By Devin Weeks - July 25, 2020
COEUR d'ALENE – If one thing is ever clear when Sen. Jim Risch speaks at a local event, it’s his unwavering pride and love for America.
"When we get off the airplane from overseas, I get up and kiss the ground," he said. "There is no better place in the world than the United States of America."
He has that same love for Idaho, and feels it every time he comes back from working in Washington, D.C.
“We all know that we’re different, but let me tell you, we are different,” he said. "It's a great place to live."
Risch, R-Idaho, was the guest speaker at the Coeur d'Alene Rotary Club's Friday meeting at The Coeur d'Alene Resort. He jumped right into the topic on many people's minds — COVID-19, which “looks like it’s going to be with us for a while."
He said at the beginning, it was expected to run the same direction as other viruses, that it would peak and go away.
“That didn’t happen," he said. "So we’re dealing with this, and we are probably going to deal with it until they do make some breakthroughs on the vaccine or on therapeutics, one or the other or hopefully both.
“We’re struggling right now," he said. "We’re in a bad position on this thing. This should not have happened."
Through several viral outbreaks in the past couple decades, America has learned a few lessons, but not enough. He said one thing we’ve learned this time "that is very clear, is that this is going to happen again. This is not a one-off."
America is in a unique time, he said.
"It’s really hard to believe that the year’s only half over, and we’ve been through an impeachment, we’ve been through some massive race riots, and we’re in the middle of this pandemic, the likes of which we haven't seen in generations. And the year’s only half over. And by the way, we have a little election coming up this fall," Risch said. "Things are tumultuous to say the least, but we as Americans are notorious for needing to do these kinds of things and rise up after a difficult time.
"We’ll get through this," he said. "We’re Americans, and when this is over we’ll dust ourselves off, stand up."
He said his No. 1 priority in the Senate is to organize a go-to entity that will respond to health crises like COVID.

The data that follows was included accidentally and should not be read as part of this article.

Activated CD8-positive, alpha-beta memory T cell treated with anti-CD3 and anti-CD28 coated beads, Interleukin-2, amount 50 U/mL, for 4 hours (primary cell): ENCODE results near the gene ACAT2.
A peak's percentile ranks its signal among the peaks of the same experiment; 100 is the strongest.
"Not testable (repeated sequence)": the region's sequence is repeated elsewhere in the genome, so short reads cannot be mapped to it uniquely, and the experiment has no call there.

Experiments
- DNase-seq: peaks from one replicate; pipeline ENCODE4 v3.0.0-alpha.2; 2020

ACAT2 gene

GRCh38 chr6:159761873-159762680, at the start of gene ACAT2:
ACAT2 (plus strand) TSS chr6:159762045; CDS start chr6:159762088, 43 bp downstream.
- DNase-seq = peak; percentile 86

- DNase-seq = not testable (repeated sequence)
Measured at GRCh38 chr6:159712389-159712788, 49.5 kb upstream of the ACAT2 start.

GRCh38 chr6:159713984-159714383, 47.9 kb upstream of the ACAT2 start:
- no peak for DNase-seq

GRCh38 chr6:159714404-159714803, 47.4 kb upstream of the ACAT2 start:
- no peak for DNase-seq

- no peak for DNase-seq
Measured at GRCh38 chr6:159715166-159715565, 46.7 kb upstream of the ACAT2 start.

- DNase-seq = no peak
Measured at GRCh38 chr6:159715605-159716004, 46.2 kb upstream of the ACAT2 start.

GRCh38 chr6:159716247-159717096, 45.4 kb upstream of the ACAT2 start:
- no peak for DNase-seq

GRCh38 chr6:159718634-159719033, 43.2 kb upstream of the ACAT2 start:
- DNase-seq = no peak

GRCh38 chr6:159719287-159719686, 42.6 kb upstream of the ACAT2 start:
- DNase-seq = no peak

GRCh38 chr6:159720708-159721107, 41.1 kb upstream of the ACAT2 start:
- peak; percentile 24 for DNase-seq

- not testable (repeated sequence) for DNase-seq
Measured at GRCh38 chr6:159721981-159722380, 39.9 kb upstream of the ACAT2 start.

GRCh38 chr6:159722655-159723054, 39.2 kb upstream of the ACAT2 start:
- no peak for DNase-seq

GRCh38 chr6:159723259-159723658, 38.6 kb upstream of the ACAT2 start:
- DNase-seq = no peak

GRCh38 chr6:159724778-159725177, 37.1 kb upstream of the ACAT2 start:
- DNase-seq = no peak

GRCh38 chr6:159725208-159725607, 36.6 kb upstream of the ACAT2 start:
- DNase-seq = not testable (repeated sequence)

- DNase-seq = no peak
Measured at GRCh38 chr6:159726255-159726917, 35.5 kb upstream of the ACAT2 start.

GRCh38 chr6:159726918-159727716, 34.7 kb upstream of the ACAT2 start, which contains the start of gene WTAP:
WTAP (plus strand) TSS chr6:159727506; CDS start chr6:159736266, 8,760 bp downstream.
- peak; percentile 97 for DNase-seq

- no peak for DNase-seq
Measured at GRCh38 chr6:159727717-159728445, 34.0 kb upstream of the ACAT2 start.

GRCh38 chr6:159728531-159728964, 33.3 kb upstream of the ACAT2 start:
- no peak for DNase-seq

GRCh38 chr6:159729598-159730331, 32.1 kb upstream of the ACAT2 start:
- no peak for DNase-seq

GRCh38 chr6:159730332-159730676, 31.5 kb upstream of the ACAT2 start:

"On a bipartisan basis, we’ve crafted a bill," he said. "It’s going to put together an entity that is going to respond, so somebody can pick up the telephone and say, ‘We have a problem. It is a very contagious disease. We need an entity that will do something about it.’ Right now, that’s the World Health Organization."
He said the WHO does have an entity that is supposed to have that function, but it is small and greatly underfunded.
“I’m not hung up on whether it’s done within the World Health Organization or whether it’s a new organization, but we need to do something," he said. "We can’t go through this again. The world can’t go through this again. This will cause economic and cultural upheavals."
When addressing foreign relations, Risch said three challenges exist: "China, China and China."
"They are a challenge for us, but look, we’re ready for challenges. That doesn't bother me in the least," he said. "But, if we’re going to deal with them, we have got to deal with a country that will develop and live by the rule of law, that will develop and live by the international (rules) that all the rest of us developed countries have been living with for decades or centuries.
“They’re not an enemy, but they are a challenge, and they are an adversary," he said. "And that is true economically, it is true militarily and it is true culturally."
One Rotarian asked Risch, “Should I not sleep well at night because of North Korea?"
North Korea isn't the problem, he said. It's Iran.
"The Iranians are a whole different kettle of fish,” Risch said. "The good news is that 30% of Iranians are 30 years old or younger and they don’t buy this BS that the top is putting out. In the meantime, man, I hope they don't make a mistake."
When asked about the rule of law, Risch responded that it "includes the right to protest, it includes the right to object, it includes the right to give fiery speeches about the politicians you don’t like."
"It does not give you the right to smear buildings, It does not give you the right to bust out windows and steal stuff," he said.
“If you don’t have rule of law, you don’t have anything," he continued. "That’s what distinguishes us as the human beings on this planet that lead the way."
To read the article on the Couer d'Alene-Post Falls Press website, click here.
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